Quite enchanting and scary is how these animals have become aggressive due to the constant disturbance of poachers in the area. Life within this area is quite fascinating. Those living in the vicinity get their basic necessities from across the border. Imagine, crossing the borer just to go buy a loaf of bread and coming back.
There’s a fully-fledged supermarket in the bush, even though customers refer to it as a kiosk. The shop has everything one can ever need. We grabbed all that we needed for our trip and crossed back to Botswana before proceeding to our site, the Amphitheatre Camp with was slightly 15 kilometres away.
One the way, we met with a few cyclists who had lost their GPS timing and schedule, hence why others arrived during lunch time. Who cycles for 70km for over six hours even if you are an amateur? I was consumed green with envy. Those who cycled the Nedbank Tour De Tuli course surely had tonnes of fun. Imagine riding through elephants, lions, leopards and impalas alike. Driving through the terrain, we sighted a few wet and warm elephants dung on the route. Such bravado though!
It was soon lunchtime and we all resigned to enjoy some good food servings before chilling by the mountain to chase sunsets and the beautiful Botswana scenery below. One good thing about traveling to new places is meeting and interacting with new people.
The highlight of my trip was hanging and exchanging journalism notes with our colleague from ENCA, none than Onkgopotse OG Molefhe; who happens to be the channel’s Sports Editor. “So how’s work, I never thought you could take biking seriously,” he replied, “but I have been doing this for over five years now, just that it was road biking which is not challenging like this one.”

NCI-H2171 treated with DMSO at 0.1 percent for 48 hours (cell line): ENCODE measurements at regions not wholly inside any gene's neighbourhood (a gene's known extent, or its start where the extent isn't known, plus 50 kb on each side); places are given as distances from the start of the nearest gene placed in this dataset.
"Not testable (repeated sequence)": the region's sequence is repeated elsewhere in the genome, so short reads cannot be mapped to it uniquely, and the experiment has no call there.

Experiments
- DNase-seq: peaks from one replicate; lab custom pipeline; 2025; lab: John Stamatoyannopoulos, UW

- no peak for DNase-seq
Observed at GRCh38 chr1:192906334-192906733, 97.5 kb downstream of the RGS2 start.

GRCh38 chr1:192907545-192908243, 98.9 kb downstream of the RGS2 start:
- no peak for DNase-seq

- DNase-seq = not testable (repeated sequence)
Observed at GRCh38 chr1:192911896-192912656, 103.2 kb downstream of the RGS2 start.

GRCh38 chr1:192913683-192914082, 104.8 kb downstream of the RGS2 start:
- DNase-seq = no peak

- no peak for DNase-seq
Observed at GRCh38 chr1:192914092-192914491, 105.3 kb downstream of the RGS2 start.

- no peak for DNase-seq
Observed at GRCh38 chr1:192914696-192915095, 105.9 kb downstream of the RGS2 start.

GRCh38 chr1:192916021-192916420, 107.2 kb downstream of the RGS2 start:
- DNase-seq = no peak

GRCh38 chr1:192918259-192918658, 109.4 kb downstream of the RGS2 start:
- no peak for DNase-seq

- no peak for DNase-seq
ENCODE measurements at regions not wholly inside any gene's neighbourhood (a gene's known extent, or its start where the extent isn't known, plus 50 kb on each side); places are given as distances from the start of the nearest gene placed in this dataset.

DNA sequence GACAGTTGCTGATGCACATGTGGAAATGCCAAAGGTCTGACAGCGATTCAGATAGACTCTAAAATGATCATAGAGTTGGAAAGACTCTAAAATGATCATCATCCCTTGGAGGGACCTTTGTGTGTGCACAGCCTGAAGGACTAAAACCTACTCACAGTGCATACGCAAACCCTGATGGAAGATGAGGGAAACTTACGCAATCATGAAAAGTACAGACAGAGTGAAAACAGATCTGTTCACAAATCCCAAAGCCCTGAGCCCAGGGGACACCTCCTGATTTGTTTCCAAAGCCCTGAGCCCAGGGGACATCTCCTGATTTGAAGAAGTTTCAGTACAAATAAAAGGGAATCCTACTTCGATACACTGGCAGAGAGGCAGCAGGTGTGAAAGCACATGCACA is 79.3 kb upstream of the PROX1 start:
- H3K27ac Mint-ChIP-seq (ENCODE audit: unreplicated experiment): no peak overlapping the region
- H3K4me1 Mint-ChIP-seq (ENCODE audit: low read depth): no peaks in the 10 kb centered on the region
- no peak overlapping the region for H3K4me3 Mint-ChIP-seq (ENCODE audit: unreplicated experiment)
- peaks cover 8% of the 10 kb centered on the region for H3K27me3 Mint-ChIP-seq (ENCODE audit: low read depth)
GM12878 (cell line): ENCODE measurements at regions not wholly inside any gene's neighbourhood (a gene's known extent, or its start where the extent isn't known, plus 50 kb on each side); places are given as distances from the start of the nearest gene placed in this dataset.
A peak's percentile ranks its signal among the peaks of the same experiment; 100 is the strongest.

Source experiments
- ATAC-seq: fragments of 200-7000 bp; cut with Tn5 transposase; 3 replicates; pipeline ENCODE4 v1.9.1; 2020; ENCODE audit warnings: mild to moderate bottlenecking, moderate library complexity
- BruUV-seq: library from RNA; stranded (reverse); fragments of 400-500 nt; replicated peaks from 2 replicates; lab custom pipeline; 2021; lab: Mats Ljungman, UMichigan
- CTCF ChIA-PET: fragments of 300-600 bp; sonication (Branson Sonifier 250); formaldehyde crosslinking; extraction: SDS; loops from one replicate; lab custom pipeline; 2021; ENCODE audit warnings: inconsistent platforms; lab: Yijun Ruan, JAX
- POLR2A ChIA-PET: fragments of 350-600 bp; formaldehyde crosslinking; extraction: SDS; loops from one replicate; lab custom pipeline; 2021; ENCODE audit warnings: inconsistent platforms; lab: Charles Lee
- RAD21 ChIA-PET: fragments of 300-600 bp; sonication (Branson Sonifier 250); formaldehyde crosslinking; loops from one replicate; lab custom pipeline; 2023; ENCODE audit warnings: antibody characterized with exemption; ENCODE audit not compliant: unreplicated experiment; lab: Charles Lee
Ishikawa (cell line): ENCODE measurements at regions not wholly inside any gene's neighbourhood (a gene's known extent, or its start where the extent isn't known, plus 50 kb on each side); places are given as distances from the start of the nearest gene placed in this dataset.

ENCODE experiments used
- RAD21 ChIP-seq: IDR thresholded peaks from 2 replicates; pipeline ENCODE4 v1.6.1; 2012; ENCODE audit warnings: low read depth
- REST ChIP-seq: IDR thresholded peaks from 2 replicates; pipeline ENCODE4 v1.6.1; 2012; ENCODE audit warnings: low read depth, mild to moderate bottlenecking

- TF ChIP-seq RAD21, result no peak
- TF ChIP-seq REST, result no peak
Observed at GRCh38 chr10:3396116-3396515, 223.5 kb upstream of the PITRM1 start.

My mates hijacked our conversation and I carried on snapping away at a few good moments. So, next time you see ‘OG’ at any of the next Botswana tourism/sporting events; please credit my humbled interactions with the man.
OG’s participation in the Nedbank Tour De Tuli was made possible by Nedbank. Clearly, we could also have our corporates contributing towards good causes such as this one and investing in individuals who are good in their various and respectable professions.
Another noticeable and important individual in our camp was none other than Jacques Beard – Vice Chairman of Land Rovers Owners Club in RSA. He’s such an open and welcoming man who as a youngster I could learn life manuals from him very fast. Guess what, he has fallen in love with Botswana and has promised to be back soon perhaps with his club mates’ entourage. Guess what, I will be happy to host your again Mr. Beard.
As time is usually jealous especially when one is having a good time, it was soon night time and a few announcements were made among others being that the money raised will be donated to Lentswe Le Moriti primary school pupils among others.
We all reclined under the cool African sky around a warm bonfire, imbibing on some cold tipples of beer and winding up our day in the bush. The next day, we were off to Francistown where we proceeded to document Sowa Town ahead of the looming Makgadikgadi Epic which takes place from 9 – 12 August 2017. See you all there!